Table of contents 
Introduction 
Graph of a Plane 
Domains of Functions of more than one variable 
Level Curves or Contour Curves 
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Let's study some of the basic ideas about the functions of more than one variable.
First, remember that graphs of functions of two variables, z = f (x,y) are surfaces in threedimensional space. For example here is the graph of z= 2x^{2} + 2y^{2}  4
This is an elliptic paraboloid and is an example of a quadric surface. We saw several of these in the previous section.
Another common graph that we’ll be seeing quite a bit in this course is the graph of a plane. There is a convention for graphing planes that will make them a little easier to graph and hopefully visualize.
For example: Let’s graph the plane given by, f(x,y) = 12  3x  4y.
Now, to extend this out, graphs of functions of the form w = f (x,y,z) would be fourdimensional surfaces. Of course, we can’t graph them, but it doesn’t hurt to point this out.
Next, let's discuss the domains of functions of more than one variable.
Recall that domains of functions of a single variable, y = f(x), consisted of all the values of x that we could plug into the function and get back a real number. Now, if we think about it, this means that the domain of a function of a single variable is an interval (or intervals) of values from the number line or onedimensional space.
The domain of functions of two variables, z = f (x,y), are regions from twodimensional space and consist of all the coordinate pairs, (x,y), that we could plug into the function and get back a real number.
Example 1  Determine the domain of each of the following.
Ans.
(a) In this case we know that we can’t take the square root of a negative number so this means that we must require, x+y > 0.
Here is a sketch of the graph of this region.
(b) This function is different from the function in the previous part. Here we must require that,
x > 0 and y > 0 and they really do need to be separate inequalities. There is one for each square root in the function. Here is the sketch of this region.
(c) In this final part we know that we can’t take the logarithm of a negative number or zero. Therefore we need to require that, and upon rearranging we see that we need to stay interior to an ellipse for this function. Here is a sketch of this region.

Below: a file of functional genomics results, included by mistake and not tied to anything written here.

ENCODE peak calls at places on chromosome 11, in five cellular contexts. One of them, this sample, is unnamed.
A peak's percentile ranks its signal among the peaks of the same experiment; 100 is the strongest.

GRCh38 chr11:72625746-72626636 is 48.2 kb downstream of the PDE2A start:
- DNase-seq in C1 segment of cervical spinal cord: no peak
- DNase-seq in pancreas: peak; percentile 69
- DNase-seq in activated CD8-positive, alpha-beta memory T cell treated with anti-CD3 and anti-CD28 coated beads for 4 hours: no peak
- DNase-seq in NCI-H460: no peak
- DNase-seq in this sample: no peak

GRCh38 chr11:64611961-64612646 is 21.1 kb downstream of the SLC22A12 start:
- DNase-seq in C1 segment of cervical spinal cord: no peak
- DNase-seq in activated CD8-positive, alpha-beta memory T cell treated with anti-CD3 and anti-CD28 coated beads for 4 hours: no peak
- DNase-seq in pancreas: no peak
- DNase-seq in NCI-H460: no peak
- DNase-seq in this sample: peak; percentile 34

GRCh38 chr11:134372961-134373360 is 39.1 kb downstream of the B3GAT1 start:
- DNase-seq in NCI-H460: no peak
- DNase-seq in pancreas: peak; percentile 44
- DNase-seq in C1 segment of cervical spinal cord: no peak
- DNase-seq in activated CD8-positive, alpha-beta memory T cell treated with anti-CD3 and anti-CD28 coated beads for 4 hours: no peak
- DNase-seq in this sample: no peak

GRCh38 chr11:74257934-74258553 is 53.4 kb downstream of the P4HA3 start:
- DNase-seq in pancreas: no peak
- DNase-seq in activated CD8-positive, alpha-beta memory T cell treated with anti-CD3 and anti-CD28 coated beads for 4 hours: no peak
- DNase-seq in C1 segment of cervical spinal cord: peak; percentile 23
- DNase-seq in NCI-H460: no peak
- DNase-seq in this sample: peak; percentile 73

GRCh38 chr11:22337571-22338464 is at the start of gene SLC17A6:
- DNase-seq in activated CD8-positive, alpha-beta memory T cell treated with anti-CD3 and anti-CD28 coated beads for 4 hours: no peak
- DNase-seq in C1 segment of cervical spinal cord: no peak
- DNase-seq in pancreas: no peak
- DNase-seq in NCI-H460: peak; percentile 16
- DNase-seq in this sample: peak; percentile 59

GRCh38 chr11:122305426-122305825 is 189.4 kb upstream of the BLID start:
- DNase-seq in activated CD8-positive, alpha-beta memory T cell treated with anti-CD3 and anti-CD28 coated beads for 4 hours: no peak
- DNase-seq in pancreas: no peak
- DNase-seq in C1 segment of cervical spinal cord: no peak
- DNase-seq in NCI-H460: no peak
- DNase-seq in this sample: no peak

Note that domains of functions of three variables, w = f(x,y,z), will be regions in threedimensional space.
Example 2  Determine the domain of the following function,
Ans.
In this case, we have to deal with the square root and division by zero issues. These will require,
x^{2}+y^{2}+16 > 0 ⇒ x^{2} + y^{2} + z^{2} > 16
So, the domain for this function is the set of points that lies completely outside a sphere of radius 4 centred at the origin.
Example 3  Find the domain of each of the following functions.
f(x,y)=√1−x2−y2.
g(x,y)= 1/√1−x2−y2 .
h(x,y)= 1/ yx^{2}
Ans.
(1) The domain of f is the set of points (x,y) such that 1−x^{2}−y^{2}≥0. We recognize x^{2}+y^{2}=1 as the equation of a circle of radius 1 centred at the origin, and so the domain of f consists of all points which lie on or inside this circle (see below).
(2) We now require that 1−x^{2}−y^{2}>0. The domain of g therefore contains all points (x,y) such that x^{2}+y^{2}<1; that is, all points which lie strictly inside the unit circle (see below).
(3) We see that h(x,y) is undefined for x=y^{2}. The domain of h therefore consists of all points in the xyplane except those which satisfy y=±√x (see below).
The next topic that we should look at is that of level curves or contour curves.
The level curves of the function z = f(x,y) are twodimensional curves we get by setting z = k, where k is any number. So the equations of the level curves are f(x,y) = k.
Let’s do a quick example of this.
Example 4  Identify the level curves of Sketch a few of them.
Ans.
Let’s take a quick look at an example of traces.
Example 5 Sketch the traces of f (x,y) = 10  4x^{2}  y^{2} for the plane x = 1 and y = 2.
Ans.
We’ll start with x = 1. We can get an equation for the trace by plugging x = 1 into the equation. Doing this gives,
and this will be graphed in the plane given by x= 1.
Below are two graphs. The graph on the left is a graph showing the intersection of the surface and the plane given by x = 1. On the right is a graph of the surface and the trace that we are after in this part.
For y =2 we will do pretty much the same thing that we did with the first part. Here is the equation of the trace,
and here are the sketches for this case.
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